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Homework Help: Cosmology: Horizon of the universe

  1. Nov 29, 2009 #1
    1. The problem statement, all variables and given/known data
    This is what the question says exactly:

    Assume the universe today is flat with both matter and a cosmological constant but no radiation. Compute the horizon of the Universe as a function of [tex]\Omega[/tex]M and sketch it. (You will need a computer or calculator to do this).

    2. Relevant equations
    Friedmann Equations

    3. The attempt at a solution
    So I took the Friedmann Equation with k and the radiation density as 0 and solved it to find a(t). I got:

    a = [tex](\frac{\Omega_{\Lambda}}{\Omega_{M0}})^{-1/3}[/tex][tex][sin(\frac{3H_{0}(\Omega_{M0})^{1/2}t}{2}[/tex]]2/3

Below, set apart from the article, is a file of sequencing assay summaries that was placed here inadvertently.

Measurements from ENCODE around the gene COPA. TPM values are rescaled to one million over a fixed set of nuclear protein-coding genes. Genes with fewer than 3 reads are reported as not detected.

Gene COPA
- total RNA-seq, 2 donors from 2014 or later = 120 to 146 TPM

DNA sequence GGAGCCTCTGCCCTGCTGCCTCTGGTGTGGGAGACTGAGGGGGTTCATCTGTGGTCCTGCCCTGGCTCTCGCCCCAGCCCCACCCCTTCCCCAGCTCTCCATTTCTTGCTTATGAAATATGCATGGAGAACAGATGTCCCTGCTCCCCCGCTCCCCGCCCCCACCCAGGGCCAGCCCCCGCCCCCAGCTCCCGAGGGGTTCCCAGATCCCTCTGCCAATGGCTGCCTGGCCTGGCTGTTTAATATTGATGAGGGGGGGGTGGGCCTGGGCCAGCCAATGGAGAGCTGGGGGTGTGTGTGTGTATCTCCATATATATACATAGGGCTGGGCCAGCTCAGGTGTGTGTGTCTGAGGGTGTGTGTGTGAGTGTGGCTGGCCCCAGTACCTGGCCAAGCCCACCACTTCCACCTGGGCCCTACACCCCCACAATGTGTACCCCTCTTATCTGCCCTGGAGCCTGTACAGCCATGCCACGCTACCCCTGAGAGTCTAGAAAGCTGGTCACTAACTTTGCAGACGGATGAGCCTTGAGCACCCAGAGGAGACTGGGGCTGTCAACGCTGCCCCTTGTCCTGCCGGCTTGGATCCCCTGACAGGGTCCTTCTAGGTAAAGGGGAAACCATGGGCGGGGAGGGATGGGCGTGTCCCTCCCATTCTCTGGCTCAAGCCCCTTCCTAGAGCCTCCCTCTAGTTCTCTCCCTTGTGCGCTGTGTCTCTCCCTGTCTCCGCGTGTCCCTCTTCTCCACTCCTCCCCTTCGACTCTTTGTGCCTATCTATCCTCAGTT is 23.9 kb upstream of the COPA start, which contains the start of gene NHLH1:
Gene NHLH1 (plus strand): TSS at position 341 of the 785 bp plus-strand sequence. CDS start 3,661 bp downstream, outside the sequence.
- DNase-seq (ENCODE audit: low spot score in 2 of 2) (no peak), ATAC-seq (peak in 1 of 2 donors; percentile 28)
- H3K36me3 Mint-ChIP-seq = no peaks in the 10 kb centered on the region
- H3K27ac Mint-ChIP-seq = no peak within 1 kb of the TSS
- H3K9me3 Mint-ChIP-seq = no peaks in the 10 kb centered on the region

Latex takes ages so I don't really want to go through how I got there, but I'm pretty sure of it. Then I assumed the question is talking about the particle horizon rather than the event horizon. Either way I need to integrate 1 over this wrt t. Is this analytically possible, or is this the bit where I need a computer? The next part of the question asks me for the current horizon size if [tex]\Omega_{M0}[/tex] = 1/3 and h=1/[tex]\sqrt{2}[/tex], where I think h is something to do with H0. Just in case that next part is a clue to what I need to do.

    Thanks for any help people!
  2. jcsd
  3. Nov 30, 2009 #2
    Your on the right track. Though your scale factor seems to have one error in it: the [itex]\Omega_M^{1/2}[/itex] in the argument for sin should actually be [itex](\Omega_M-1)^{1/2}[/itex]. (check out equation 6.26 in "Introduction to Cosmology" by Ryden)

    Yes, just integrate over 1/a times the speed of light to get the particle horizon. It does look like doing a numerical integral on a computer would be easiest.

    On the second part of the problem, the parameter h is the hubble constant in units of 100 km/s/Mpc. So if h = 1/sqrt(2) then that means that H_0 ~ 70.7 km/s/Mpc.
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